As far as the ground rules go, lhe Treaty has been ratified by the Parliaaments of all four countries, which means Mercosur is wholly huilt on demacratic legitimacy. lts executive bodies, based on the experience Argentina and Brazil gained in their process of bilateral inteegration begun in 1985, are already functioning, especially the Common Market Group and its 11 working groups, which are the axes of the system of negotiating and execution of the sub-regional integration process.

At the first Mercosur Council meeting (Brasilia, December 1991) the maximum decision-making body made up of the heads of state signed or approved important instruments which will reguulate the functioning of the Common Market, such as:

  • The Protocol on Settling Controverrsies, which includes obhgatory arbitraation and provides mechanisms for individual parties to defend the rights granted them in the Treaty of Asunción.

  • The decision on sectorial accords, which lays down the guidelines that buusinessmen must follow in arder to make intrasectorial integration and specializaation compatible with the goals of Merrcosur.

  • The decision establishing administrative sanctions for non fullfillment of the requirements of origen, which are cruucial in a process of integration.

As regards signs for the world markel, the governments have reafffirrned at the highest political level that the mechanisms and timetable for eliminating trade tariffs will be met to the full. On December 31 last year -and again June 30 this year (2)- the preferred tariffs scheme was automatically implemented, as it will be at the end of each semester until arriving on December 31, 1994 with zero tarriff on all trade.

Each of the countries also met its commitment to eliminate a percentage of its products included in the Exemption Lists, with both Argentina and Brazil having to further reduce 20% of their respective lists at the end of 1991.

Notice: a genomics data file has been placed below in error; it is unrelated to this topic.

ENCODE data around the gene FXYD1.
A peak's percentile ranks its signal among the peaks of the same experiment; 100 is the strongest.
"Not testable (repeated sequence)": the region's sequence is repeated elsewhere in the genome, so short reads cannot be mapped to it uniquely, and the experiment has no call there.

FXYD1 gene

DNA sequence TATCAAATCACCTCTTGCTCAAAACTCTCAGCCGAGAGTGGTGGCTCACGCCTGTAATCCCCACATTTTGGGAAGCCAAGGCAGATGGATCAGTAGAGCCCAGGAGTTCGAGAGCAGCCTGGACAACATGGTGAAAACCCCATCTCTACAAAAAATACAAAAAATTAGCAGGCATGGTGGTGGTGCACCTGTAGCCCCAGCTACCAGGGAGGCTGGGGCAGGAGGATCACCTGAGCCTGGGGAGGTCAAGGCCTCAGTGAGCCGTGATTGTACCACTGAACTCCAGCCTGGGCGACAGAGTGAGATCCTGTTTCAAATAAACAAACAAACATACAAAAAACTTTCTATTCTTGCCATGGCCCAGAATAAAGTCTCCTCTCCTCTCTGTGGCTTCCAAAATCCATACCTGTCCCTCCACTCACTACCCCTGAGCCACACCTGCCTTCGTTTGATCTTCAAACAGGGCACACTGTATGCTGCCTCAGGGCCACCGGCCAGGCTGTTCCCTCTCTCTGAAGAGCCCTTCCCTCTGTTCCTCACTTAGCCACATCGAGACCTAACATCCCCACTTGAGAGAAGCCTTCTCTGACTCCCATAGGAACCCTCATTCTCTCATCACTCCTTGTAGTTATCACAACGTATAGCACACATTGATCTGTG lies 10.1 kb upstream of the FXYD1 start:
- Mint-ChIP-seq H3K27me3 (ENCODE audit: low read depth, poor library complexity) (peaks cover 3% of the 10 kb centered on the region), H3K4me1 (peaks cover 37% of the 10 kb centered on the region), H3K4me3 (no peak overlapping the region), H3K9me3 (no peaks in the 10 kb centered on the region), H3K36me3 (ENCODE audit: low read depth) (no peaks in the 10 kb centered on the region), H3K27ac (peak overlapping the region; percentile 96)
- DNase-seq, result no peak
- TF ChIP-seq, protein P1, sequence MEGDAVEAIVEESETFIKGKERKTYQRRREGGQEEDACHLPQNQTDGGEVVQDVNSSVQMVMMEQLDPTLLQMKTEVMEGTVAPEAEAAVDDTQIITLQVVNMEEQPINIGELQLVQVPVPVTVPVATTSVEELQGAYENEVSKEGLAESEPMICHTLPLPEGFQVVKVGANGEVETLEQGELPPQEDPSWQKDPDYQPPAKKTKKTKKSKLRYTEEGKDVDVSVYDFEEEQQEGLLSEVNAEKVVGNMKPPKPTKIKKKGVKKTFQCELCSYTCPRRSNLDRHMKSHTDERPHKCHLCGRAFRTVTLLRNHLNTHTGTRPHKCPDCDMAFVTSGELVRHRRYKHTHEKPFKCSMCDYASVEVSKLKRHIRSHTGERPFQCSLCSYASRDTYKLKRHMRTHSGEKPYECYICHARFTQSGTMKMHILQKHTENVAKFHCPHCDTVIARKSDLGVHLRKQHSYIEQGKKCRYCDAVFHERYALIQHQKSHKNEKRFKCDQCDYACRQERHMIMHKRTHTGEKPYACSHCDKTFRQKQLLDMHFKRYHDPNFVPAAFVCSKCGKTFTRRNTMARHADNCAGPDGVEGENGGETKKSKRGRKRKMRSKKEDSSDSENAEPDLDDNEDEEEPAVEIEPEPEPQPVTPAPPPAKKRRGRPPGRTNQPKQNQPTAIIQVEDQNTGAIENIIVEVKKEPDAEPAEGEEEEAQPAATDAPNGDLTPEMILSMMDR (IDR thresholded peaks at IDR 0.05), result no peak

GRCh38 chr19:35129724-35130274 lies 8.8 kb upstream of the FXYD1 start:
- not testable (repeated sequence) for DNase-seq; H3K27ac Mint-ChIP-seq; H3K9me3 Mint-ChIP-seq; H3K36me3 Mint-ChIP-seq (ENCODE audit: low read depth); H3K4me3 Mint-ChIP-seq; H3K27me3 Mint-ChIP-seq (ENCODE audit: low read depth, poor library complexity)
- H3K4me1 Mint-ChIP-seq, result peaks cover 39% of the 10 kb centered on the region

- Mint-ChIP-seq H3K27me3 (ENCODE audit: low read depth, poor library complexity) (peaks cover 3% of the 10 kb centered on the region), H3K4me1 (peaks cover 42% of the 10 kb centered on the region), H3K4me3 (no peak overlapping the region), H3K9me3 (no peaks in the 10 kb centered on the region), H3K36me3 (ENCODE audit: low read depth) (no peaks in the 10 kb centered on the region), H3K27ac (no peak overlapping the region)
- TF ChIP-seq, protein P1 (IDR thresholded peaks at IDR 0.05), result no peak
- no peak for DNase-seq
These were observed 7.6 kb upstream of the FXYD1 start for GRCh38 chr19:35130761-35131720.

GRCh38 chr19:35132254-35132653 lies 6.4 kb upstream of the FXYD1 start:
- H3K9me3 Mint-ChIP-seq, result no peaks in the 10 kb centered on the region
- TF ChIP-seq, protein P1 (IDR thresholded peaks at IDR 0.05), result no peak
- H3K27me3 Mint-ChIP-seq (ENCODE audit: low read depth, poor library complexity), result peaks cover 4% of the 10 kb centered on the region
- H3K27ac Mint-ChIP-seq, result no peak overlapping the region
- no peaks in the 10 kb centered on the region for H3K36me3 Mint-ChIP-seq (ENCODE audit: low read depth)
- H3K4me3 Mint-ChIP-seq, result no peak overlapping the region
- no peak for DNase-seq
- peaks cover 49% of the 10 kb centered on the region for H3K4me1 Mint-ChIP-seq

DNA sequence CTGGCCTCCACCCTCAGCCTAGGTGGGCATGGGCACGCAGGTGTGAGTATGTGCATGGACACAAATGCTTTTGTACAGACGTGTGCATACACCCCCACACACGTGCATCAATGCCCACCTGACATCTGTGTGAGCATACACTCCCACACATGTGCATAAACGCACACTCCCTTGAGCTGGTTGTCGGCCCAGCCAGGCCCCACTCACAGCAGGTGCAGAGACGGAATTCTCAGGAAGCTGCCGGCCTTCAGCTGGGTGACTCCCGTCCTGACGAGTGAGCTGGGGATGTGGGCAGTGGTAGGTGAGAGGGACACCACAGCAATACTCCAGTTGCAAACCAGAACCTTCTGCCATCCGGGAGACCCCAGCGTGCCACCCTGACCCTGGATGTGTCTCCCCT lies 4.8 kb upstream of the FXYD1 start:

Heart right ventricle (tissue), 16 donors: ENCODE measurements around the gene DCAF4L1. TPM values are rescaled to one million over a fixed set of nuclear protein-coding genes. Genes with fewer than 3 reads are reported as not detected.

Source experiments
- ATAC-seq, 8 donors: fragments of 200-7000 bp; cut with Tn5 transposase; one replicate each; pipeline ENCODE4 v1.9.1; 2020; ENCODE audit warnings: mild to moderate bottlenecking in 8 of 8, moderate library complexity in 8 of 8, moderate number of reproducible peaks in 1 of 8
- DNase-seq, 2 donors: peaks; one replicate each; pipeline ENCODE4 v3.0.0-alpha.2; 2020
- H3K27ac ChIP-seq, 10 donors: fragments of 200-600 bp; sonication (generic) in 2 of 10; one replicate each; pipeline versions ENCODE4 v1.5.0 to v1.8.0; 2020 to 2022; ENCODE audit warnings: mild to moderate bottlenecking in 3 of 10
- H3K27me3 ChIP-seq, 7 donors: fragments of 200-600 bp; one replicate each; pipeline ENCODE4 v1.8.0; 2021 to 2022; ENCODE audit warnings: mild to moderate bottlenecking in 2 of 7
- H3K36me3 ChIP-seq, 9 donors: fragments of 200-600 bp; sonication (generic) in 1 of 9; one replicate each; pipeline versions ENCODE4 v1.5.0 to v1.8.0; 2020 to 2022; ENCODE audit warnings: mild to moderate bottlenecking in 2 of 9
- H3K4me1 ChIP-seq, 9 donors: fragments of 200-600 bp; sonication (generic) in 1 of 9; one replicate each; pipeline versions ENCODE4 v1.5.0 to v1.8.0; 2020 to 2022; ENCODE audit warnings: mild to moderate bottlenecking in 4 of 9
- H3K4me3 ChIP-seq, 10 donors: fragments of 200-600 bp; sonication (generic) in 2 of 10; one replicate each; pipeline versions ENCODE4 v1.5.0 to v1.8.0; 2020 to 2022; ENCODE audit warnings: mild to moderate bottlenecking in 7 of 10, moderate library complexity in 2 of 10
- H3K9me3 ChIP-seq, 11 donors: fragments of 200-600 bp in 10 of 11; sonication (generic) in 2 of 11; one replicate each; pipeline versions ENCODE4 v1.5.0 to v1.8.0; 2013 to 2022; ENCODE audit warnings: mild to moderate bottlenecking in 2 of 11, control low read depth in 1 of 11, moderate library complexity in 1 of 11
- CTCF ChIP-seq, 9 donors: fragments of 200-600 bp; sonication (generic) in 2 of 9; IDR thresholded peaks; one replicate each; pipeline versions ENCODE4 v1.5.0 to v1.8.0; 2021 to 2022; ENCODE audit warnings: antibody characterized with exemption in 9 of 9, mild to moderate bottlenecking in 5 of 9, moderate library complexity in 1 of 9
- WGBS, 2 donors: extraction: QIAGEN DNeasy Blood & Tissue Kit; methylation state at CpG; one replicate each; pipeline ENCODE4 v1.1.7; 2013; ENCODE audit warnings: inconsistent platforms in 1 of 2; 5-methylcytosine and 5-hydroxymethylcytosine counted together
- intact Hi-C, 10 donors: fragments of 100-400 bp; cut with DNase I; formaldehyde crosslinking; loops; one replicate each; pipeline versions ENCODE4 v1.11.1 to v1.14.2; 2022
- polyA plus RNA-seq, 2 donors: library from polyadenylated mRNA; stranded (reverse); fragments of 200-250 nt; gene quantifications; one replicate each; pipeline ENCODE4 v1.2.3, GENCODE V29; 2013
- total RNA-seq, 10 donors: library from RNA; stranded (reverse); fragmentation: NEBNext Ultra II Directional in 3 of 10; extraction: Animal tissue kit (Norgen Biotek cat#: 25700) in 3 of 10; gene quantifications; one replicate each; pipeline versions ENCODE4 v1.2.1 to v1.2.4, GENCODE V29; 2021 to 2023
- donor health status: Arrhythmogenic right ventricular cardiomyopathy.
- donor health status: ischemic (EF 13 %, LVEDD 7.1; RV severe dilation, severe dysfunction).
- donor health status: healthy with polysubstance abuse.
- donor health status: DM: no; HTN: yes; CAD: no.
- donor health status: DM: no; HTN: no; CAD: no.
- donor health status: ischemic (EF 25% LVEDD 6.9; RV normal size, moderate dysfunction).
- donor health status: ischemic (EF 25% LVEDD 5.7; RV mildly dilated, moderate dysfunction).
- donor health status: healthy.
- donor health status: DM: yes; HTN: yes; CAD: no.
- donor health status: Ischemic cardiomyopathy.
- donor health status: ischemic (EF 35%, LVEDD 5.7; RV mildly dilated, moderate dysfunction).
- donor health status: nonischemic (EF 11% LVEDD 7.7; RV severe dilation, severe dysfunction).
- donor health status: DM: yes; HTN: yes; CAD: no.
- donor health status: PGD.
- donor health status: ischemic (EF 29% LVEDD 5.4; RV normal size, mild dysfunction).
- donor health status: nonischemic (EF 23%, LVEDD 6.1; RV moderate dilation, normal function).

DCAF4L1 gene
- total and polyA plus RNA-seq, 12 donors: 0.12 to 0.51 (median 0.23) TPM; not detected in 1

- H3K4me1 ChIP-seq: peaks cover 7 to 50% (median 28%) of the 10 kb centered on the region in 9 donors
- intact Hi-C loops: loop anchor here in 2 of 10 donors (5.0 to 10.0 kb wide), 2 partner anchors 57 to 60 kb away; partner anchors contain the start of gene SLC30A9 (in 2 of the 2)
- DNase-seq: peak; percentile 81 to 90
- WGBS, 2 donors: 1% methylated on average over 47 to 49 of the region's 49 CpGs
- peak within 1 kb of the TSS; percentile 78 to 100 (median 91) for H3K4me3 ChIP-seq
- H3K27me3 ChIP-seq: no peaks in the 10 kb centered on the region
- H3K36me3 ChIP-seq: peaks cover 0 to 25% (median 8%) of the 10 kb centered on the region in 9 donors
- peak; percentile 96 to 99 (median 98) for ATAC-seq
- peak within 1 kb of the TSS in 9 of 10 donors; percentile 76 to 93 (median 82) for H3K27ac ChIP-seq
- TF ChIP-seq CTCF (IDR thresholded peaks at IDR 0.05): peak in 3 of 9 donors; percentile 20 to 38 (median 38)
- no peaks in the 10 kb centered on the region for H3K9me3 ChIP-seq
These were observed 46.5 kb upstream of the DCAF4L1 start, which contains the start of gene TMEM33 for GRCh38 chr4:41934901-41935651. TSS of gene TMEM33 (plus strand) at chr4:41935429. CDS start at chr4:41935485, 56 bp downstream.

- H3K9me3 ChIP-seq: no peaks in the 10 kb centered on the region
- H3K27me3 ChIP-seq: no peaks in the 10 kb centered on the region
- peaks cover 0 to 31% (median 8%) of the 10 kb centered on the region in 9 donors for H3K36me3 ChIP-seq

Work has also begun on the methodology for defining the common external tariff which should facilitate the foreign competition of their respective economies as well as the steps Brazil announced February 19 to stimulate its exports, including an anticipation of the timetable for reducing its protective tariffs expliciting reiterating that a common external tariff will be in force as of January 1, 1995.

One of Mercosur's main concerns is the coordination of economic policies, to the extent necessary to facilitate the establishment of a Customs Un ion. In December 1991, the four presidents reiterated the three key economic policy priorities already identified by their Economy ministers and Central Bank chairmen: a) economic stability achieved through strict fiscal and monetary policies, b) more open economies for more competitive insertion into the world economy, and e) more modern economies through deregulation and privatization.

Aside from the circumstantial difficulties in each country as a consequence, inevitable sometimes, of their policies of stabilization and productive transformation, the truth is that Mercosur is based on a common understanding of what is necessary to do inside each country to overcome economies and technological obsolescence and insert themselves competitively in the world economy.

It is in the dynamic context of a de facto coordination of their economic policies where we must analyze the asymmetric problems of relative costs which can still be seen as a consequence of the carryover effects of the macroeconomic policies which the four countries are finally determined to overcome.
The agenda of priorities for 1992, which the four Mercosur presidents set down in their meeting last December, illustrate the scope and nature of the integration process clearly aimed at the international competitiveness of the individual national economies:

  • intensify the search for the definition of the common external tariff starting from agreed-on methodology criteria.

  • Adopt the measures which guarantee real conditions for loyal competition in trade between the Mercosur countries and third nations.

  • Advance in deregulating transport between the four countries to substantially reduce costs and stimulate the necessary private investment.

  • Give maximum priority to actions geared toward obtaining technical norms which at the same time guarantee international quality and competitiveness, facilitate trade expansion between the Mercosur countries and the protection of the legitimate interests of the consumer.